“Consumer perceptions of health and macro-nutrition are really changing and shifting to become a bigger, more holistic approach to wellness … that goes beyond just the physical needs of the body to include the metaphysical emotional needs,” Jeanne Wilson, associated director of brand marketing at Kashi, told FoodNavigator-USA.
She explained that while three out of four consumers still view protein as very important, they increasingly think about the macro nutrient not just in terms of what it can do for their bodies but what it allows them to do with their lives by providing “powerful sustenance and energy” to do the activities they love.
As such, Kashi decided the word ‘lean,’ and what it represents, “was weighing down the brand because it has more of a perception of diet, which is not really part of our consumers’ vernacular anymore.”
She added that Kashi’s main consumer is now focused more on lifestyle, which the brand decided it could better access by playing up the word ‘Go’ in the new branding.
As Wilson points out, the company “didn’t stop with just lopping off the word ‘lean’” from its product name. Rather, she notes, “we were inspired to reach farther” and position ‘Go’ as an optimistic and energizing brand that plays to consumers’ holistic perception of physical and mental wellness.
The brand did this by stylizing the word ‘Go’ on the package to look like an infinity symbol with an arrow to metaphorically represent the “continuous energy that you get from eating these products and the momentum you get from it and to show how [the brand] really just helps you keep doing more of what you love with that powerful sustenance that is provides,” Wilson said.
As consumers look closer at the logo they also will see a motivational word in the center of the ‘O’ in ‘Go,’ which again plays to research that shows the connection between mental and physical wellness, Wilson said.
“We looked through some research that showed the power of words in driving positivity … and thought there was an opportunity to really set the stage for a positive outlook in the day” by choosing words such as ‘rise’ or ‘crush’ or ‘wonder’ to create an emotional response and make positive connection for consumers with the brand and their overall outlook, Wilson explained.
“I know it is a leap for some people. They asked, ‘You are doing what with a cereal box?’ and we are like, ‘Yes! We are going to take cereal to another level because we think it is a powerful way to start your day,’ she added.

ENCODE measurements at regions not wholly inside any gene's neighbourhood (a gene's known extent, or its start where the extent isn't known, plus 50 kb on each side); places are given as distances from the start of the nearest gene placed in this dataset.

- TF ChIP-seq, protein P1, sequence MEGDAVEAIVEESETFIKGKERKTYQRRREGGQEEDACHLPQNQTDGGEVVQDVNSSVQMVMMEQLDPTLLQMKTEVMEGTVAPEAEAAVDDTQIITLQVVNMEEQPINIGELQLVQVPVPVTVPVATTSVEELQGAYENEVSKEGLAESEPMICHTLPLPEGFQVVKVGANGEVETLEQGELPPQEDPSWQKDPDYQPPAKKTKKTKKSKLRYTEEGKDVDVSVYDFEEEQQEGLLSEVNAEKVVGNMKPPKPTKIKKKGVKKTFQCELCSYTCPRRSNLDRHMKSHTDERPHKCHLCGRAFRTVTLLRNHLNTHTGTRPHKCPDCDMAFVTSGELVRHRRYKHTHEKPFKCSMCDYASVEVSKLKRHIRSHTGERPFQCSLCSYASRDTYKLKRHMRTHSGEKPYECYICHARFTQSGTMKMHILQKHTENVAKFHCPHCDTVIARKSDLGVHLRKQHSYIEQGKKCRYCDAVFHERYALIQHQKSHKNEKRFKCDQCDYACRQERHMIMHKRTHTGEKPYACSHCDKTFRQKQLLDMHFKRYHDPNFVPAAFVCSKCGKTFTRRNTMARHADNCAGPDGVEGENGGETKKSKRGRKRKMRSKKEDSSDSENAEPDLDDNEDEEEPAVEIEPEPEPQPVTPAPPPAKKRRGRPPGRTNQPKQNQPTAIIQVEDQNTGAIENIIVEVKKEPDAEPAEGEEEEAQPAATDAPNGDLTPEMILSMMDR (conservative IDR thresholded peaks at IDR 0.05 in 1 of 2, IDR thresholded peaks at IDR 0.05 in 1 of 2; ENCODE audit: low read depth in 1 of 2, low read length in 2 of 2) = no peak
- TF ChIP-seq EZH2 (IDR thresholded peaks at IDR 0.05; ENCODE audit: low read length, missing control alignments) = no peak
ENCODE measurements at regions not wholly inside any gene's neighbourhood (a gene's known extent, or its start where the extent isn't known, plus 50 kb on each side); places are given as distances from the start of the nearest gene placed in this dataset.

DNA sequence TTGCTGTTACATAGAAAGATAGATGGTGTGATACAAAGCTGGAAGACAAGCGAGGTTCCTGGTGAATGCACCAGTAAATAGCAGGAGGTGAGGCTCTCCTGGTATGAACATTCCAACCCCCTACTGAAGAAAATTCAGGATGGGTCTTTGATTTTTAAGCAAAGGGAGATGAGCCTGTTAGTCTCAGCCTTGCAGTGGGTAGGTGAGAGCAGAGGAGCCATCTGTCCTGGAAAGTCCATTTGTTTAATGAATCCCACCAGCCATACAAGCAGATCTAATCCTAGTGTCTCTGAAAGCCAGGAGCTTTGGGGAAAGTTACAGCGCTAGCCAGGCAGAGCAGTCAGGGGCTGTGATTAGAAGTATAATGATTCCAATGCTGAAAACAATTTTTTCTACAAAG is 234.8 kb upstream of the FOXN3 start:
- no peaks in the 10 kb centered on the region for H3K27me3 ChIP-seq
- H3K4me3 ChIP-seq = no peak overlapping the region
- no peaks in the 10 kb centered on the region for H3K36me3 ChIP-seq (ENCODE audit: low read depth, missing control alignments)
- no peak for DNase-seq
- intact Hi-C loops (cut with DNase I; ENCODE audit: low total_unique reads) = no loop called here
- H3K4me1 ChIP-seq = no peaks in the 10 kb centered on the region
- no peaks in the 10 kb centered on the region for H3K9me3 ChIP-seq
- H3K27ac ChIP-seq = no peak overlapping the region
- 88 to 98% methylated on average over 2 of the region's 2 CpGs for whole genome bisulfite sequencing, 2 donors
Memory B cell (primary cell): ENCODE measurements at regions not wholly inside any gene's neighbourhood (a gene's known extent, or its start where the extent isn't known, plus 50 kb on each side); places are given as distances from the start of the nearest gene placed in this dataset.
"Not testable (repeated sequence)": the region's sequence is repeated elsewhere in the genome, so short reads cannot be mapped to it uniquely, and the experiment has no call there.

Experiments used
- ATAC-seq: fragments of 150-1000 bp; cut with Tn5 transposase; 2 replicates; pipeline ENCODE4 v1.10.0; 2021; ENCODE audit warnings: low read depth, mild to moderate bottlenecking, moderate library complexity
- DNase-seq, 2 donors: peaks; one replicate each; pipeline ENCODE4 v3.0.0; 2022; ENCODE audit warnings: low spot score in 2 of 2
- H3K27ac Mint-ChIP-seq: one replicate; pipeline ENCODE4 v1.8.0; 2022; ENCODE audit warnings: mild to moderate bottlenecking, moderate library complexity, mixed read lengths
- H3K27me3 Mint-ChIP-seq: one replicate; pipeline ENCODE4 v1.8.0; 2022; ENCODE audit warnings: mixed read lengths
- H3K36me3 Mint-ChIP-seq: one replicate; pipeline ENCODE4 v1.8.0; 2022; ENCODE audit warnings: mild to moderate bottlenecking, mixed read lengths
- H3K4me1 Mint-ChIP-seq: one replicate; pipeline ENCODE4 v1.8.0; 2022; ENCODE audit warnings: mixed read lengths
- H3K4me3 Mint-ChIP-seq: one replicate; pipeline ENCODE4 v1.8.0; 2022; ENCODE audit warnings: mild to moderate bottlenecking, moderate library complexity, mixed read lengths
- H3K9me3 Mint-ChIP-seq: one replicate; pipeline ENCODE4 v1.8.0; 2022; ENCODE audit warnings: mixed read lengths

‘You don’t undertake rebranding lightly’
While rebrands can be exciting and full of potential, they also run the risk of confusing consumers who have acclimated to a certain look and who might not recognize the new name or package. To counter this risk, Kashi maintained many familiar visual elements and this week kicked off a national marketing campaign to support the new branding.
“You don’t undertake rebranding lightly. We went through lots of research to tell us we had a low risk from the change, but we were also very strategic in how we changed it,” Wilson said. “So, you can see that we maintained a good amount of the equities while we changed the branding.”
For example, the brand kept the white blocking, and the key colors along the bottom of the boxes that signify to consumers the different flavors and type of cereal, she said.
As the new packaging filters on store shelves, the company also has turned on a national television ad campaign, full social media campaign – complete with contests and the use of micro-influencers – in addition to in-store activation and sampling.
“A lot of those tactics will reach our loyalists and say, ‘Hey, we haven’t changed anything except our brand and we are super excited about it. So, a new look but the same great recipe,’” said Wilson.
New products expand the brand’s reach
Along with the rebranding, Kashi launched several new products, including a new cereal and a trio of bars.
Kashi GO’s Maple Brown Sugar Flakes & Clusters is unique in that it is a new format for the company’s line-up, which is dominated by cluster cereals, and because its flakes offer a “lighter, crispier eat versus a hard cluster,” which is hard to achieve with high-protein foods, Wilson said.
A serving of the cereal delivers 10 grams of plant-based protein from pumpkin seeds, lentils, peas and quinoa. This is balanced with a ‘hint’ of brown sugar in a two to one ratio of protein to sugar, which Wilson said, “hits the sweet spot.”
The new bars also pack a plant-based protein punch with 12 grams per serving and ‘single digit sugar’ at 6 grams. The bars come in three flavors – Crunchy Peanuts + Peanut Butter, Dark Chocolate +Almonds+Sea Salt, and Dark Chocolate + Peanut Butter.
The brand hopes to differentiate its bars in a highly competitive space by playing up the position of mind, body and spirit, Wilson said.